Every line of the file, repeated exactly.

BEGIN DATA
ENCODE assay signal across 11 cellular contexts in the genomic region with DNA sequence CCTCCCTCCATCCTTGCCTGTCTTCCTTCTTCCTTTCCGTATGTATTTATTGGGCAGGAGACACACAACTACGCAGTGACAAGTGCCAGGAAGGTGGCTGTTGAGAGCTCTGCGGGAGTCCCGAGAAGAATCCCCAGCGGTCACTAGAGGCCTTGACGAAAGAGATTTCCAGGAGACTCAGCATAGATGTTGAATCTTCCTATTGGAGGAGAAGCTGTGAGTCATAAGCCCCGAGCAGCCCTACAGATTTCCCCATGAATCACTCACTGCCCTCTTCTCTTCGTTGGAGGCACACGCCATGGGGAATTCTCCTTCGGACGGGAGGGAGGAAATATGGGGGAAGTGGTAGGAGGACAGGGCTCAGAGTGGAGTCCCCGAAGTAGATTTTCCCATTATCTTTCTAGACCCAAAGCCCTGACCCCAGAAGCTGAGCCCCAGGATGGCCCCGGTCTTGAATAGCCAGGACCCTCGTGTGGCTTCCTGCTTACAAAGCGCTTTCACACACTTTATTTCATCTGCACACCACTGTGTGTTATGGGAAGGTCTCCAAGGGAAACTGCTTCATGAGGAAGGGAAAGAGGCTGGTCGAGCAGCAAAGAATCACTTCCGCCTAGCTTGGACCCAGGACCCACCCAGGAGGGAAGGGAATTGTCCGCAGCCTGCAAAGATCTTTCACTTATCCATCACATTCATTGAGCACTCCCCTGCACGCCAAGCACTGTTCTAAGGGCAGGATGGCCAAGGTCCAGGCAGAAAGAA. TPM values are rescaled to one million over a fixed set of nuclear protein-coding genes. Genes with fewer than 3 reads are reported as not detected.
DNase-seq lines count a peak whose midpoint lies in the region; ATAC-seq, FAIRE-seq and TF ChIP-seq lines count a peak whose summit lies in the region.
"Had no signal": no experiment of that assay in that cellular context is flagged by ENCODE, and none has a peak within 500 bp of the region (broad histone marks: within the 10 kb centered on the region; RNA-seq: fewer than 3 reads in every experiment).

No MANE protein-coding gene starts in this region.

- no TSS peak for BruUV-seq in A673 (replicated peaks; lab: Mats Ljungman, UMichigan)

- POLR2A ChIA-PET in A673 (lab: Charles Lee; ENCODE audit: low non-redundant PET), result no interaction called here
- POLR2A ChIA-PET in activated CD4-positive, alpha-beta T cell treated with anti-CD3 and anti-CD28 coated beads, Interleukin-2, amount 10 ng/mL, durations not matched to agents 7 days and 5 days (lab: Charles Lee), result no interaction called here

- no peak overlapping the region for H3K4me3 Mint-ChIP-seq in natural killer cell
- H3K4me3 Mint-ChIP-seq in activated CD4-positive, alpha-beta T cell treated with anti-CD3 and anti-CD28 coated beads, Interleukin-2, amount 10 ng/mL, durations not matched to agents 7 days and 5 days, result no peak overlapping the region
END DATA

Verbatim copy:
ENCODE assay signal across 11 cellular contexts in the genomic region with DNA sequence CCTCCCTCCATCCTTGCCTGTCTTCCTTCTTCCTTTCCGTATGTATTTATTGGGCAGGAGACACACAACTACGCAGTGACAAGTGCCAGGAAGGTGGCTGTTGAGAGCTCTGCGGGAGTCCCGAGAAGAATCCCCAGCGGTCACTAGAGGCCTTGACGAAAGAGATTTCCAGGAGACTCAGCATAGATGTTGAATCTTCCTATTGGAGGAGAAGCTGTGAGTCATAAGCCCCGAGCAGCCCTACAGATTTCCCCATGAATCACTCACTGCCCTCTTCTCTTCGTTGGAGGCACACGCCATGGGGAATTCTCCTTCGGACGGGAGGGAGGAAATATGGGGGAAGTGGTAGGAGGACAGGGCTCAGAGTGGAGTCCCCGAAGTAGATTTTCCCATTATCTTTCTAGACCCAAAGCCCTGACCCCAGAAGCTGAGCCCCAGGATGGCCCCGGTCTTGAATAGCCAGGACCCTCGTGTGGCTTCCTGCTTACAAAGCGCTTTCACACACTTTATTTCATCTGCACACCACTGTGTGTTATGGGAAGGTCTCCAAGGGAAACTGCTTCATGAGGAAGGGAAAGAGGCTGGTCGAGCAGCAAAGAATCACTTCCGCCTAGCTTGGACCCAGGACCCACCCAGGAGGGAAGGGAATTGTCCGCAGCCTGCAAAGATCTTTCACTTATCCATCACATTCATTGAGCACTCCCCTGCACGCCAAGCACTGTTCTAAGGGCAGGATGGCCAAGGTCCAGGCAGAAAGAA. TPM values are rescaled to one million over a fixed set of nuclear protein-coding genes. Genes with fewer than 3 reads are reported as not detected.
DNase-seq lines count a peak whose midpoint lies in the region; ATAC-seq, FAIRE-seq and TF ChIP-seq lines count a peak whose summit lies in the region.
"Had no signal": no experiment of that assay in that cellular context is flagged by ENCODE, and none has a peak within 500 bp of the region (broad histone marks: within the 10 kb centered on the region; RNA-seq: fewer than 3 reads in every experiment).

No MANE protein-coding gene starts in this region.

- no TSS peak for BruUV-seq in A673 (replicated peaks; lab: Mats Ljungman, UMichigan)

- POLR2A ChIA-PET in A673 (lab: Charles Lee; ENCODE audit: low non-redundant PET), result no interaction called here
- POLR2A ChIA-PET in activated CD4-positive, alpha-beta T cell treated with anti-CD3 and anti-CD28 coated beads, Interleukin-2, amount 10 ng/mL, durations not matched to agents 7 days and 5 days (lab: Charles Lee), result no interaction called here

- no peak overlapping the region for H3K4me3 Mint-ChIP-seq in natural killer cell
- H3K4me3 Mint-ChIP-seq in activated CD4-positive, alpha-beta T cell treated with anti-CD3 and anti-CD28 coated beads, Interleukin-2, amount 10 ng/mL, durations not matched to agents 7 days and 5 days, result no peak overlapping the region